Expats in Belgium: The attractiveness of Brussels as a world city
Although Brussels is only 32.61 km² in area, the Belgian capital is very much present on the world stage. With EU and NATO headquarters on its territory and the presence of over 220,000 expats and 183 nationalities, Brussels is one of the most diverse places on earth.
The Brussels-Capital Region is home to many European institutions and agencies, including the European Commission, the European Council, the European Parliament, the Committee of the Regions, the European Defence Agency, the European Data Protection Supervisor, the European Economic and Social Committee and the Council of the European Union. A total of 38 European Union organisations have their headquarters or liaison offices in Brussels.
Many United Nations organisations, such as the International Labour Organisation, the Food and Agriculture Organisation and the World Health Organisation, have chosen to locate their headquarters in Brussels because of the proximity of the European Union's headquarters. Close cooperation with the EU is interesting for them because it often goes hand in hand with funding.
As the home of the European institutions and international organisations such as NATO, Brussels also attracts other governmental and non-governmental organisations that establish their headquarters there, as well as foreign companies that seek the proximity of decision-makers in order to develop their activities. The presence of all these international institutions makes Brussels the second largest location of diplomatic representations in the world, after Washington DC.
Brussels is home to more than five thousand diplomats and some three hundred diplomatic missions (embassies, consulates and other representations). In addition, it is estimated that there are around 25,000 lobbyists working in Brussels, mainly in the European district. Most of them are employed by large companies and their lobby groups.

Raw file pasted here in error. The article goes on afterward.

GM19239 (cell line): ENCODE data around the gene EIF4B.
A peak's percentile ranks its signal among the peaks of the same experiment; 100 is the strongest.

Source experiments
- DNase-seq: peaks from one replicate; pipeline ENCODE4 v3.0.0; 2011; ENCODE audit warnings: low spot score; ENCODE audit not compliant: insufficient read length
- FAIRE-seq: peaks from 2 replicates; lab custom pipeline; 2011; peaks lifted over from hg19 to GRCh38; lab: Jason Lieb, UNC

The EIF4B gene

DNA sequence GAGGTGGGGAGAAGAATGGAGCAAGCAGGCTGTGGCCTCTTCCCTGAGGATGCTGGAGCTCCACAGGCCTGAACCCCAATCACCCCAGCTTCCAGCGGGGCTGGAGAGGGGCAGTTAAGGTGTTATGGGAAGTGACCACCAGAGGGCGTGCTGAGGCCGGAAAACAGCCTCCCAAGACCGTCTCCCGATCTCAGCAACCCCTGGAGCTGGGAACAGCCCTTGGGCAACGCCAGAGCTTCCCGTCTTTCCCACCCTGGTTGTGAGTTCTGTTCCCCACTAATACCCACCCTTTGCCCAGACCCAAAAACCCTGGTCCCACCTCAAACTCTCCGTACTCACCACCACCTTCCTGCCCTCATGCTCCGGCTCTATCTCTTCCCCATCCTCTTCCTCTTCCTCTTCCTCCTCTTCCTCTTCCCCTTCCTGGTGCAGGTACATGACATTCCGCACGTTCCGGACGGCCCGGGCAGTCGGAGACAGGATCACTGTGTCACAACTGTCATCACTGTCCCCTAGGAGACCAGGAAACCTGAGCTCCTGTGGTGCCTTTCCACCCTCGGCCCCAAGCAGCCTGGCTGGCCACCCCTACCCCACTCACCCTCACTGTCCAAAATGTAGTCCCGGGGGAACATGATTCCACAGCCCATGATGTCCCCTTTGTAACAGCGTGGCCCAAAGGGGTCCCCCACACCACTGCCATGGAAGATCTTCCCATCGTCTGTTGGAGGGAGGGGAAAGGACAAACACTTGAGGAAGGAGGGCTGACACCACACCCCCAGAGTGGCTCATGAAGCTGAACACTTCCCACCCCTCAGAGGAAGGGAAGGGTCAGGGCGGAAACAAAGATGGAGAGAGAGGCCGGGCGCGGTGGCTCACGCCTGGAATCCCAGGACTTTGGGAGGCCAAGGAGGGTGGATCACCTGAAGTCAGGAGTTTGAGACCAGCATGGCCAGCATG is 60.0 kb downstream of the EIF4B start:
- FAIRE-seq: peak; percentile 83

In total, Brussels has more than 220,000 expats, mostly highly skilled foreign workers who - with or without their families - temporarily leave their home countries for a job in the Belgian capital. Their stay is usually limited to three to four years. They are mainly nationals of European member states who have moved to Brussels for work, but also employees of companies from richer western countries outside Europe who have been brought to Belgium by their company or organisation.
Certain social characteristics are attributed to expats: a well-paid elite with a transnational, cosmopolitan lifestyle, who often have little interest in or connection with the local community and retreat into their own networks. Country of origin, higher education and status also imply a distinction from 'ordinary migrants’, who have moved with the intention of finding a new future and work in another country and who are expected to integrate quickly into the local community.
In the Brussels Region, the number of Europeans is estimated at 160,000, to which must be added approximately 35,000 Europeans who live in the so-called Flemish border, with Tthe green, more residential municipalities, such as Tervuren, Kraainem and Wezembeek-Oppem, being particularly popular. In total, the Brussels area is home to some 183 nationalities. Knowing that the United Nations has 193 recognised member states, the Belgian capital is the place to be for both diplomatic and cultural exchange.
This article is part of the five-part series Expats in Belgium
© AFP PHOTO Valeria Mongelli - A photo taken on June 15, 2022, shows member countries' flags at the North Atlantic Treaty Organization (NATO) headquarters in Brussels, Belgium.